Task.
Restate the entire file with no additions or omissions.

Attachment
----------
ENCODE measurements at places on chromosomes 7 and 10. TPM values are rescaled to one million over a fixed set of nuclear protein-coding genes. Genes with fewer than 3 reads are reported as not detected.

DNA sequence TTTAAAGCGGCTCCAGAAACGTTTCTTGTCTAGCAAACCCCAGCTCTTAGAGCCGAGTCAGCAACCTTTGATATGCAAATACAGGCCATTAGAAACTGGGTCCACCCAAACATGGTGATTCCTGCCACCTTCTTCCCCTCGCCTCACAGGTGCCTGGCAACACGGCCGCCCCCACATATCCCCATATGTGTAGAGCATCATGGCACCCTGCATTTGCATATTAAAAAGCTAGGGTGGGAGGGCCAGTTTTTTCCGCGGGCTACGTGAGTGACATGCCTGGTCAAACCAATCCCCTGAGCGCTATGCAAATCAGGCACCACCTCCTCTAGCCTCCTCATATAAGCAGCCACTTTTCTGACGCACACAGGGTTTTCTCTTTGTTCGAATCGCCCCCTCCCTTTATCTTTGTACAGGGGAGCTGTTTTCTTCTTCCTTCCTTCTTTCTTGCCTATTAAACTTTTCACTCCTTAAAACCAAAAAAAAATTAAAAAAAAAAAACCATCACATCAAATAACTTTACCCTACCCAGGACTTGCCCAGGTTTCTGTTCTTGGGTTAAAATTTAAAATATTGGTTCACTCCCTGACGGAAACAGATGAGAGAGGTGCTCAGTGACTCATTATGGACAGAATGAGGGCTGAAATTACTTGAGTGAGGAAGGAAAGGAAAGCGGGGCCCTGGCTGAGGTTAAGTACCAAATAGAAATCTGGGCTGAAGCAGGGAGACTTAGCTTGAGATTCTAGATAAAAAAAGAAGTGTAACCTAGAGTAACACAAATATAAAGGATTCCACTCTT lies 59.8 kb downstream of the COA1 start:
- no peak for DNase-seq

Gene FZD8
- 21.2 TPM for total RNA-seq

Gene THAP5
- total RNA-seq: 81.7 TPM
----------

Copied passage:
ENCODE measurements at places on chromosomes 7 and 10. TPM values are rescaled to one million over a fixed set of nuclear protein-coding genes. Genes with fewer than 3 reads are reported as not detected.

DNA sequence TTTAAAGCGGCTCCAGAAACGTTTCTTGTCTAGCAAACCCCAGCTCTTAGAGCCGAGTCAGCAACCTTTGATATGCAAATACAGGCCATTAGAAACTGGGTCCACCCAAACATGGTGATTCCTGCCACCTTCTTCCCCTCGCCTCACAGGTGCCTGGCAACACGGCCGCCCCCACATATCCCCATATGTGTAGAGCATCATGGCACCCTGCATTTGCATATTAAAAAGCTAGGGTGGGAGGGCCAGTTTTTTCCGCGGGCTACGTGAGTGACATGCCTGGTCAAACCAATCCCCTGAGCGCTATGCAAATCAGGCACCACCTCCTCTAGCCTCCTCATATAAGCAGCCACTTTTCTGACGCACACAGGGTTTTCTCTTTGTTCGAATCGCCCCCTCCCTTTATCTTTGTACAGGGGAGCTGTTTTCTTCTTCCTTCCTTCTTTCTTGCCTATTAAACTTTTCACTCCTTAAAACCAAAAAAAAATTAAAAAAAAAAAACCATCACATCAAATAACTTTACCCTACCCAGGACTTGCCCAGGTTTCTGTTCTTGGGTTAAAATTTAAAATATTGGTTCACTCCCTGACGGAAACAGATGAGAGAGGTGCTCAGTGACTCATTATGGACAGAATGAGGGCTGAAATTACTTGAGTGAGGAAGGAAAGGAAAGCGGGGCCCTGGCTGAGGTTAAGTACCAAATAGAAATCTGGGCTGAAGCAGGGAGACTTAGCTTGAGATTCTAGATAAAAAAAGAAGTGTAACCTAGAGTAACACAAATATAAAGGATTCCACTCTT lies 59.8 kb downstream of the COA1 start:
- no peak for DNase-seq

Gene FZD8
- 21.2 TPM for total RNA-seq

Gene THAP5
- total RNA-seq: 81.7 TPM